In 2017, there was Dear Zindagi, where the heroine played by Alia Bhatt suffers from an episode of depression that unsettles her life and career. Bhatt’s character is a successful film professional, with career prospects in the UK, an independent ambitious woman living alone in a big city. Her psychologist is played by Shah Rukh Khan, who guides her to a realisation rooted in a childhood separation, and its happy resolution. This is the film that is most ostensibly about mental health, given that the therapist is the second most important character in the film and played by a huge star. Dear Zindagi did well at the box office, earning ₹130 crore on a budget of ₹30 crore.

The same year, in an indie film called Phobia, made in the format of a horror film, a young woman is diagnosed with agoraphobia after a sexual assault. Agoraphobia is the fear of going out, and, on the advice of her counsellor, she spends some time alone in a flat, staying indoors and, by implication, journeying inwards with adventures that appear to erode her confidence. By the film’s end, it is not clear if she has been cured of her agoraphobia, but she does venture out again with a new show of artwork. She is apprehensive, but she is armed with a vision she did not know she possessed earlier. Once again, a happy sort of ending.

Until a decade ago, the Hindi film had shown the mentally ill either incarcerated (Waheeda Rahman’s Khamoshi, the Salman Khan films Tere Naam and Kyon Kii) or as lunatic serial killers in the Mahesh Bhatt camp of filmmaking which has produced Dushman, Sangharsh, Murder 2 and, recently, Ek Villain.

The filmography of Kangana Ranaut — who has with accomplishment played characters with a history of substance abuse, schizophrenia, depression and other problems — has a lot to do with the change. But what’s striking is that even in the recent batch of optimistic mental health portrayals, the experience of mental health problems is articulated through women, while men play supportive anchors or mentors. Even when male characters are clearly depressed or disturbed, they are seldom shown in treatment. The film Talaash (2012) is a striking example of this: Both the hero and heroine, played by Aamir Khan and Rani Mukherjee respectively, are grieving the death of their son, but only the wife goes to a counsellor. The husband, meanwhile, stays up nights unable to sleep and broods alone — classic symptoms of depression. The counsellor asks the wife to bring the husband along and she stays silent. There is one film which explores the schizophrenia of a man, Karthik Calling Karthik, where the lead, played by Farhan Akhtar, receives phone calls from his alter-ego. But the film did poorly, both at the box office and with critics.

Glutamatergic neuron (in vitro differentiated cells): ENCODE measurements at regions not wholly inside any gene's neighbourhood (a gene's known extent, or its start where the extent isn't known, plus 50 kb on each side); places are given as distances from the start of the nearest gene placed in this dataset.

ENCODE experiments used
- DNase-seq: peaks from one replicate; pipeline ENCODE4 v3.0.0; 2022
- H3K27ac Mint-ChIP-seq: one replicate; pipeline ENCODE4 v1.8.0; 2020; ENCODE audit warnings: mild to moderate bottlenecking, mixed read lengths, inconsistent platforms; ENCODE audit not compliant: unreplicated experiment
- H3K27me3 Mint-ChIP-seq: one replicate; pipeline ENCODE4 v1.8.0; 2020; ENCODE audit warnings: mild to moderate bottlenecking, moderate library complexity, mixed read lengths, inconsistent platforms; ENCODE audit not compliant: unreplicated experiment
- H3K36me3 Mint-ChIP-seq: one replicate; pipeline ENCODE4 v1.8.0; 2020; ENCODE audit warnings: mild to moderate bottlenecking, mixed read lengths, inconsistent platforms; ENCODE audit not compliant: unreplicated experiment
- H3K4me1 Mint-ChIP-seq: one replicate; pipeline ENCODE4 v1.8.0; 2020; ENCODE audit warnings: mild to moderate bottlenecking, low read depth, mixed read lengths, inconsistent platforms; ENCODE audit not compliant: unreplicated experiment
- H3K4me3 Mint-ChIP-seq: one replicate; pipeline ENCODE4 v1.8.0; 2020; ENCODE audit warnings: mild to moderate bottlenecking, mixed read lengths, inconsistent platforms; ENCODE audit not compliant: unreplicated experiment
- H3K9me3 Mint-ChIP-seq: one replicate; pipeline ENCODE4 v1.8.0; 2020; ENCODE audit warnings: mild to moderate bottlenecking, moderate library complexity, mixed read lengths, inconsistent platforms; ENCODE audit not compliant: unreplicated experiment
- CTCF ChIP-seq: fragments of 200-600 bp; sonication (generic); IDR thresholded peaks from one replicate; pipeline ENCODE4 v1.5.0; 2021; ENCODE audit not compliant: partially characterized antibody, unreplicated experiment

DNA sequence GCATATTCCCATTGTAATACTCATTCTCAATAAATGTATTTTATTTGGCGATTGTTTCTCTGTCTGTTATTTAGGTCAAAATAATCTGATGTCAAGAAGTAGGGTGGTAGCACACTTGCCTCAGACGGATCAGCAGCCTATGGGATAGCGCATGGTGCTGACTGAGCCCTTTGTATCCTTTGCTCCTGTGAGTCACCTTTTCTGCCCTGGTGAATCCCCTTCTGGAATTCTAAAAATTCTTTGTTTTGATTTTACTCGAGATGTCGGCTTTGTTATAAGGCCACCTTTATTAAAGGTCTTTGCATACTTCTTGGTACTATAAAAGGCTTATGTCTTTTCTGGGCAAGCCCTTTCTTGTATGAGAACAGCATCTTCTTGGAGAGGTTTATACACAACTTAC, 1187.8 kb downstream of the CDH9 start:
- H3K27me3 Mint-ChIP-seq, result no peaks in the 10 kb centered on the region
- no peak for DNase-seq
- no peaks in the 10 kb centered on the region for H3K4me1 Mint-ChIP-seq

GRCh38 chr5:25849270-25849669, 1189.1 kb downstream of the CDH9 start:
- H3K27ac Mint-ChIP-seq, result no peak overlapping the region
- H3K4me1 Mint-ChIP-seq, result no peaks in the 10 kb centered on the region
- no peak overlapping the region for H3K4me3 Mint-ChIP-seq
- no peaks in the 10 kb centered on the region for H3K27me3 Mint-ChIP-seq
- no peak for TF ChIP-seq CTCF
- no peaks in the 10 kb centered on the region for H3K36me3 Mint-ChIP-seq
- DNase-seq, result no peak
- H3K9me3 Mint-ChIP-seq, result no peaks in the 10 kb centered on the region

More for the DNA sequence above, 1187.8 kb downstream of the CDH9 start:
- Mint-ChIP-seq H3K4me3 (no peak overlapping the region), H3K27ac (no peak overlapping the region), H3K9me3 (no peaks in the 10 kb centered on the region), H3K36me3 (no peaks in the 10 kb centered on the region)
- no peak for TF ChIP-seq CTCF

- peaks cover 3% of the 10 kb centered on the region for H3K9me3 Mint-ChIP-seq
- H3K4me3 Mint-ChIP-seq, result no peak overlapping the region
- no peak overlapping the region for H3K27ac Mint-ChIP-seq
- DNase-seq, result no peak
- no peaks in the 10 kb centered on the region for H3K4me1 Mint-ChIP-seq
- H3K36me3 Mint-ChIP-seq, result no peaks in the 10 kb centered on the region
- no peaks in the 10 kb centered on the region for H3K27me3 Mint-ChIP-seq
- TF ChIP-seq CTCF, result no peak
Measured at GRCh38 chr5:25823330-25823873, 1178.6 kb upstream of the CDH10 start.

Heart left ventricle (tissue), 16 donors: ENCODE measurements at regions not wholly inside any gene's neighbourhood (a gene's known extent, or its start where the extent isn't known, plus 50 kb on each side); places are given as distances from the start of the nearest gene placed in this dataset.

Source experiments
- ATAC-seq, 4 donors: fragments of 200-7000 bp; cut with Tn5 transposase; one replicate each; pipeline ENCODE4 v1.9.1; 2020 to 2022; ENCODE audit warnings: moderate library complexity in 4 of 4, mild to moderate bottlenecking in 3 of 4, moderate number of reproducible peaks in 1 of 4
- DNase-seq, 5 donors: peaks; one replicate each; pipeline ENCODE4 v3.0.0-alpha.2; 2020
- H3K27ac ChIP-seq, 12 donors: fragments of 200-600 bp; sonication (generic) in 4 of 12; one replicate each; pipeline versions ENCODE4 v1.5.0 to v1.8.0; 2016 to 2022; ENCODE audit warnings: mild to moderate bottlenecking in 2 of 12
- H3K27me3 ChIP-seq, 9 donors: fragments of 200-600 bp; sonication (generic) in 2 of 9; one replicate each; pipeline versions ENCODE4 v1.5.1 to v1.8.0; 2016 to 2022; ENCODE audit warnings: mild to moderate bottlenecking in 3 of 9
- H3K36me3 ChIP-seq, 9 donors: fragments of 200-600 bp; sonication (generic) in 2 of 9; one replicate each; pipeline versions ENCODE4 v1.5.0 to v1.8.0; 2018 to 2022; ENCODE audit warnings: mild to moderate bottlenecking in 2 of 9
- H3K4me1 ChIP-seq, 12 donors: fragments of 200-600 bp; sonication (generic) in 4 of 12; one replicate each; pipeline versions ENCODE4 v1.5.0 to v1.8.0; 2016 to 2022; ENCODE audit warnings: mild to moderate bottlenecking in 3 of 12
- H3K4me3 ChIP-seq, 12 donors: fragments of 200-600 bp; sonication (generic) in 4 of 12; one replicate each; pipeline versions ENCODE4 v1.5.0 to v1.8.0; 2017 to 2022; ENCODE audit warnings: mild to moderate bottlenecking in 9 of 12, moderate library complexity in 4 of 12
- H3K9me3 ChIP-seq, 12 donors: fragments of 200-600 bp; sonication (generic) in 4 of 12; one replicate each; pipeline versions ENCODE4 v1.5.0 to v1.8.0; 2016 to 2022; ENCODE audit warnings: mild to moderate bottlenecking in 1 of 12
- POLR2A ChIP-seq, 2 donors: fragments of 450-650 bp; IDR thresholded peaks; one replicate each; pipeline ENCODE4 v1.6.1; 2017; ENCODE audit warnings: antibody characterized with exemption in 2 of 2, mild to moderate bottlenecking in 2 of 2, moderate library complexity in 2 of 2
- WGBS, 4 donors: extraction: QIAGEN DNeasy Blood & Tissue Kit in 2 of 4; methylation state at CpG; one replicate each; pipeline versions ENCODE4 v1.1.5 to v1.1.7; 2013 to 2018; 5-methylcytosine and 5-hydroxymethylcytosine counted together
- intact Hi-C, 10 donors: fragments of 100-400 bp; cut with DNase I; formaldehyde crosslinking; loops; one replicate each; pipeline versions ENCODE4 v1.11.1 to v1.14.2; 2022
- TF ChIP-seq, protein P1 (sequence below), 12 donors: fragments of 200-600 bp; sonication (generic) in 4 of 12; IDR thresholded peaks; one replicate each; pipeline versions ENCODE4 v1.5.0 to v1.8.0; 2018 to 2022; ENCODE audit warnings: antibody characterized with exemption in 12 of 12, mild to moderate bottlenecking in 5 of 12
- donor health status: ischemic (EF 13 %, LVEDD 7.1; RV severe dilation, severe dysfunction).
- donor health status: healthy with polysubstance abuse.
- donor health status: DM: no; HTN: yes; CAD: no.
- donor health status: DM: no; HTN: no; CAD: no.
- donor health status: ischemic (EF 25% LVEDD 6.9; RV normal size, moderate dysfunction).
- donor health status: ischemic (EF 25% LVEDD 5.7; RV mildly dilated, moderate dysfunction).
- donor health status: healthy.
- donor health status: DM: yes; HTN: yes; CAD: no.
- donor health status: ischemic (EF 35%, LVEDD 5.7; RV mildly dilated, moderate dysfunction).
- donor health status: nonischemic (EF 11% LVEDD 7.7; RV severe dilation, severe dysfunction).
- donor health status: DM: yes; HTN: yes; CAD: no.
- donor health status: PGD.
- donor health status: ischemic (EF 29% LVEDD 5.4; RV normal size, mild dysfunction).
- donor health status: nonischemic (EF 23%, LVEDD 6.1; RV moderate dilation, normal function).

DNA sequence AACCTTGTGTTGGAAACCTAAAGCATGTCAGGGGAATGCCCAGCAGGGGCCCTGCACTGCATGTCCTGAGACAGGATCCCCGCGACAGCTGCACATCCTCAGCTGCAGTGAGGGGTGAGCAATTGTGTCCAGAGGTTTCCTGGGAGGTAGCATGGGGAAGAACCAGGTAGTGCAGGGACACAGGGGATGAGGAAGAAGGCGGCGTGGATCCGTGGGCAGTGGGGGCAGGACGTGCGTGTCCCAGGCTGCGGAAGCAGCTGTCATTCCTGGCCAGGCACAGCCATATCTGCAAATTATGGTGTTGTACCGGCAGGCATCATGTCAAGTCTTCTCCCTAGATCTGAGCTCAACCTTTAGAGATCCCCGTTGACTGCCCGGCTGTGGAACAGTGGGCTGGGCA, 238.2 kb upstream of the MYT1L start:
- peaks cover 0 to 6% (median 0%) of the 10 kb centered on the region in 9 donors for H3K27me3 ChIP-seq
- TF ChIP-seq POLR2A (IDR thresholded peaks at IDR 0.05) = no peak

Yet, according to the 2015 data on suicides from the National Crime Records Bureau, the last year when such data was made available, 1.3 lakh people committed suicide in India. At 68.5 per cent, the number of men taking their lives was double that of women. If Hindi films give the impression that it is mostly women who experience mental health problems, the reality is the opposite.

This is why Judgementall is such a smart film: It suggests how the male mental health problem may be normalised, hidden in plain sight, blinding us to criminal behaviour even.

When you look at it this way, you see how, for instance, a film such as Kabir Singh camouflages the mental health problems of its protagonist. A man who abuses numerous substances, his patients, and the women in his life is seen as a tragic hero suffering incomplete love. This is how it is in the motherboard of every Kabir Singh story, namely Devdas, and all its editions, too. Alcoholism, in particular, is seen as a suitably male response to any kind of suffering.

In this sense, two films are interesting. In Aashiqui 2, Aditya Roy Kapur’s drinking has no reason in particular — he has a successful career in music, a father who seems concerned about him and calls him often on the phone, and a loving partner. He kills himself at film’s end. The film never mentions mental health, but suggests depression and addiction strongly. In Udta Punjab, Shahid Kapur has a similar arc — a successful music career with a cocaine problem. All the junkies in the film have no particular reason for their addiction, at least the film does not explore them. It is presented instead as a Punjab problem. Haider does this too, actually — the “rotten” state of Kashmir is the undoing of Haider.

The madness of men is seen as the manifestation of larger politico-economic developments, or coping mechanisms for the wounds inflicted by women (the Devdas model), or simply unarticulated.

Have we learned the stereotype of the “hysterical” woman so well that we don’t even see the maladies of men?

Or perhaps the Hindi film is acknowledging a different truth — that women are more likely than men to acknowledge they are unwell and seek help.

Sohini C is a journalist and a writer

Published on September 20, 2019